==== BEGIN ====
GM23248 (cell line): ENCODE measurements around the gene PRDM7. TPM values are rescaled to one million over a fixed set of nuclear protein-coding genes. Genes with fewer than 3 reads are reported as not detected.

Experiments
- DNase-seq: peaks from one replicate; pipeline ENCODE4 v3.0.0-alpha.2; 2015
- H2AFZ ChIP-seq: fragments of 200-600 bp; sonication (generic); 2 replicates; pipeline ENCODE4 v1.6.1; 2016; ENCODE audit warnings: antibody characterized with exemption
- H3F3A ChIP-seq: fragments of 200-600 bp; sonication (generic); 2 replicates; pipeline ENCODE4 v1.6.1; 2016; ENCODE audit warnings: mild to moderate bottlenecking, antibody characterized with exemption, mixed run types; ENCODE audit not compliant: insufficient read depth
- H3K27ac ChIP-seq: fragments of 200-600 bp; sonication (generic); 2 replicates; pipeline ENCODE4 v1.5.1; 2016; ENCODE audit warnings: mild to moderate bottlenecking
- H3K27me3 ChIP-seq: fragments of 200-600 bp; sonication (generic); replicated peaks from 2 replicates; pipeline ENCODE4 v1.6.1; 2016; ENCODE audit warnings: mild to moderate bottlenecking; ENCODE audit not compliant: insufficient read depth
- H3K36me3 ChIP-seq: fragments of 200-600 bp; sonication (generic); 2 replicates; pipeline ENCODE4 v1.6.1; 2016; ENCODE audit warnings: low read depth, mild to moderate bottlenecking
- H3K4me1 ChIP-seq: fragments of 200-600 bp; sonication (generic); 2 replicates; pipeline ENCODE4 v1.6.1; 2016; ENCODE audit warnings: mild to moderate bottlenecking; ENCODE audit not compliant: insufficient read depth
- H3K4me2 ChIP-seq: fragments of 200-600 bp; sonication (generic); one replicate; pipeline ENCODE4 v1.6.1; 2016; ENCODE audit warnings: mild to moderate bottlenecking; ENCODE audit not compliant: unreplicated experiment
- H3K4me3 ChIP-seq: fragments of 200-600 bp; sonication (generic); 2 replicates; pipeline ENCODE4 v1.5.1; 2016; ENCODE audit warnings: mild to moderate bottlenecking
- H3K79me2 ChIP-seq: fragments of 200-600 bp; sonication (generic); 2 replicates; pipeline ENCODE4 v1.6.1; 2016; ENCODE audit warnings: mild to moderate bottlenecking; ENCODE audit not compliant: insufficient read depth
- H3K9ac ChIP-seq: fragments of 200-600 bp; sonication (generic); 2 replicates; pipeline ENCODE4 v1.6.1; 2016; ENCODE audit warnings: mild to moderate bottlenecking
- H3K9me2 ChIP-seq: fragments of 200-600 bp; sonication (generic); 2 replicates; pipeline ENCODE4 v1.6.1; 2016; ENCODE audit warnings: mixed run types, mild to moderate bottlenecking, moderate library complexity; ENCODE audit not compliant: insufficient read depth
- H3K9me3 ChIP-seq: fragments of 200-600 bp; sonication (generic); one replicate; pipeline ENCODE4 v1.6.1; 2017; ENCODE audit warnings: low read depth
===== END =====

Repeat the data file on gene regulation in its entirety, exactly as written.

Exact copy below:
GM23248 (cell line): ENCODE measurements around the gene PRDM7. TPM values are rescaled to one million over a fixed set of nuclear protein-coding genes. Genes with fewer than 3 reads are reported as not detected.

Experiments
- DNase-seq: peaks from one replicate; pipeline ENCODE4 v3.0.0-alpha.2; 2015
- H2AFZ ChIP-seq: fragments of 200-600 bp; sonication (generic); 2 replicates; pipeline ENCODE4 v1.6.1; 2016; ENCODE audit warnings: antibody characterized with exemption
- H3F3A ChIP-seq: fragments of 200-600 bp; sonication (generic); 2 replicates; pipeline ENCODE4 v1.6.1; 2016; ENCODE audit warnings: mild to moderate bottlenecking, antibody characterized with exemption, mixed run types; ENCODE audit not compliant: insufficient read depth
- H3K27ac ChIP-seq: fragments of 200-600 bp; sonication (generic); 2 replicates; pipeline ENCODE4 v1.5.1; 2016; ENCODE audit warnings: mild to moderate bottlenecking
- H3K27me3 ChIP-seq: fragments of 200-600 bp; sonication (generic); replicated peaks from 2 replicates; pipeline ENCODE4 v1.6.1; 2016; ENCODE audit warnings: mild to moderate bottlenecking; ENCODE audit not compliant: insufficient read depth
- H3K36me3 ChIP-seq: fragments of 200-600 bp; sonication (generic); 2 replicates; pipeline ENCODE4 v1.6.1; 2016; ENCODE audit warnings: low read depth, mild to moderate bottlenecking
- H3K4me1 ChIP-seq: fragments of 200-600 bp; sonication (generic); 2 replicates; pipeline ENCODE4 v1.6.1; 2016; ENCODE audit warnings: mild to moderate bottlenecking; ENCODE audit not compliant: insufficient read depth
- H3K4me2 ChIP-seq: fragments of 200-600 bp; sonication (generic); one replicate; pipeline ENCODE4 v1.6.1; 2016; ENCODE audit warnings: mild to moderate bottlenecking; ENCODE audit not compliant: unreplicated experiment
- H3K4me3 ChIP-seq: fragments of 200-600 bp; sonication (generic); 2 replicates; pipeline ENCODE4 v1.5.1; 2016; ENCODE audit warnings: mild to moderate bottlenecking
- H3K79me2 ChIP-seq: fragments of 200-600 bp; sonication (generic); 2 replicates; pipeline ENCODE4 v1.6.1; 2016; ENCODE audit warnings: mild to moderate bottlenecking; ENCODE audit not compliant: insufficient read depth
- H3K9ac ChIP-seq: fragments of 200-600 bp; sonication (generic); 2 replicates; pipeline ENCODE4 v1.6.1; 2016; ENCODE audit warnings: mild to moderate bottlenecking
- H3K9me2 ChIP-seq: fragments of 200-600 bp; sonication (generic); 2 replicates; pipeline ENCODE4 v1.6.1; 2016; ENCODE audit warnings: mixed run types, mild to moderate bottlenecking, moderate library complexity; ENCODE audit not compliant: insufficient read depth
- H3K9me3 ChIP-seq: fragments of 200-600 bp; sonication (generic); one replicate; pipeline ENCODE4 v1.6.1; 2017; ENCODE audit warnings: low read depth